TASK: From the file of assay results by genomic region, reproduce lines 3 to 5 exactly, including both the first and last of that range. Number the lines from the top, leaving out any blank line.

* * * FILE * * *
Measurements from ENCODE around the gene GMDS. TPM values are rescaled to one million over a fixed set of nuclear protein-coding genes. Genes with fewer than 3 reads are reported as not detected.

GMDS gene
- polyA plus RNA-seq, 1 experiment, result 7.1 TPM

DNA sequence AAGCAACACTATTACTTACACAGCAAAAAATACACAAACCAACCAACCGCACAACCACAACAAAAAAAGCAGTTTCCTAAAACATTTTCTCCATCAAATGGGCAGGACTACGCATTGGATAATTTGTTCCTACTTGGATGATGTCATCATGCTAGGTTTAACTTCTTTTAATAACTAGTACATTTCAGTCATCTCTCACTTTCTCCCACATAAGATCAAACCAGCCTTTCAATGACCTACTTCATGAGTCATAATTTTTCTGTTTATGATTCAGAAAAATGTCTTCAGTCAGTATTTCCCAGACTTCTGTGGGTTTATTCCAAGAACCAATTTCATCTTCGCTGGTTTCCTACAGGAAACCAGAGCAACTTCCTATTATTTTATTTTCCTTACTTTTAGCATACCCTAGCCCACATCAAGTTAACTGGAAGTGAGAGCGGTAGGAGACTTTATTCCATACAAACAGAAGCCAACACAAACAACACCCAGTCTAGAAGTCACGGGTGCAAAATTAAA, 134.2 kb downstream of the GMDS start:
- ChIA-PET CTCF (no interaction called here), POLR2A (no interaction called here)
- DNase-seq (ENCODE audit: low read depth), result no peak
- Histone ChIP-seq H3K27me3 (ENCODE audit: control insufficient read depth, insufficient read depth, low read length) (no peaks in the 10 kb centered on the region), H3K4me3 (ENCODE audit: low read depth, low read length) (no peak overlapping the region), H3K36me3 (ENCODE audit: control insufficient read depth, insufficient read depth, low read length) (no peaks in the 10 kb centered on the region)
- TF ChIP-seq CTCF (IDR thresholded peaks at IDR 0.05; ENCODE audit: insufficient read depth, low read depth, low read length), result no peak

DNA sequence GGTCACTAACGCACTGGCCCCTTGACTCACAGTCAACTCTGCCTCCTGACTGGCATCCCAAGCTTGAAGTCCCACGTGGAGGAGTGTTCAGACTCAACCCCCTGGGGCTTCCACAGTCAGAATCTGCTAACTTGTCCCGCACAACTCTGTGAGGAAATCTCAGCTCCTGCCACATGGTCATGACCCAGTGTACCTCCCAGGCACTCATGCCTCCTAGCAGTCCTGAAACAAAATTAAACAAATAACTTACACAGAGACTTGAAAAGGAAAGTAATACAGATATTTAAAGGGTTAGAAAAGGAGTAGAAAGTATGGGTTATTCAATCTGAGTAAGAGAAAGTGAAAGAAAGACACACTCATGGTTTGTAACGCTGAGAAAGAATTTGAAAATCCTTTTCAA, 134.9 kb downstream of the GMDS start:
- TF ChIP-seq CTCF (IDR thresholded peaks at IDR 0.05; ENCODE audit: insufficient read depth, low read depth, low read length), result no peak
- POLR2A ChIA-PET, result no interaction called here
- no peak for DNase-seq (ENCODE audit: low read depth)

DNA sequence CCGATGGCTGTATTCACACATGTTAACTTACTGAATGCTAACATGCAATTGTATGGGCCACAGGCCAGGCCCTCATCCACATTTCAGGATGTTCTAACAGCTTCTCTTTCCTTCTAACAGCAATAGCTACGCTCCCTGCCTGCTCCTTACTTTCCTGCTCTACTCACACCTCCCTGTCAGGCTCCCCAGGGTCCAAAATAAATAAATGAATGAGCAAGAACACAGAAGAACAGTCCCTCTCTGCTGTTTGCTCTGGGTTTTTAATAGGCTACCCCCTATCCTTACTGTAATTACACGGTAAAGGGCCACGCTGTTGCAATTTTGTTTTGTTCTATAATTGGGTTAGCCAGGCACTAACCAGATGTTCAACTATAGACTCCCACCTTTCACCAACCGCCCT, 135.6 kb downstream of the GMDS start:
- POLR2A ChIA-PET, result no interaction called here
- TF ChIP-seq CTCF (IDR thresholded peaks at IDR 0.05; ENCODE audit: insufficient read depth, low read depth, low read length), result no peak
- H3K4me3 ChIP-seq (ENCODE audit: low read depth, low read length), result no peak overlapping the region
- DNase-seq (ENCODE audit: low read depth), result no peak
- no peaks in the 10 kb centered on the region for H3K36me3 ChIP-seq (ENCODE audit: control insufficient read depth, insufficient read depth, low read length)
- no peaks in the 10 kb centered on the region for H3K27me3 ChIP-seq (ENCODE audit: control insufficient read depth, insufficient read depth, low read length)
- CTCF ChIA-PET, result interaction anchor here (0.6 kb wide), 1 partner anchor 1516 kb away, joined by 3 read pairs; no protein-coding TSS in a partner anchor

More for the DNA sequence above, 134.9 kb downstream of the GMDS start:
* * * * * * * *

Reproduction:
- polyA plus RNA-seq, 1 experiment, result 7.1 TPM

DNA sequence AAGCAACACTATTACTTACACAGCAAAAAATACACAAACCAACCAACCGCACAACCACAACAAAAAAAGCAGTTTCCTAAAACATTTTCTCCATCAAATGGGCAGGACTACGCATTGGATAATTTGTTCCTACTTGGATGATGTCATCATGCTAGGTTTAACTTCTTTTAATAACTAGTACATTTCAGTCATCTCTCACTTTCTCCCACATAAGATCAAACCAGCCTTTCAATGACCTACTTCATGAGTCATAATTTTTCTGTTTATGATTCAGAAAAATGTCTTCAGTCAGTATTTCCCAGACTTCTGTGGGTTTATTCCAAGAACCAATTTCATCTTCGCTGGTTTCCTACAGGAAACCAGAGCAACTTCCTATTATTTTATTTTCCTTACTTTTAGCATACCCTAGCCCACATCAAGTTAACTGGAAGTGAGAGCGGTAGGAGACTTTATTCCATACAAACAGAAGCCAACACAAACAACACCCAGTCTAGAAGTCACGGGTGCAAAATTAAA, 134.2 kb downstream of the GMDS start:
- ChIA-PET CTCF (no interaction called here), POLR2A (no interaction called here)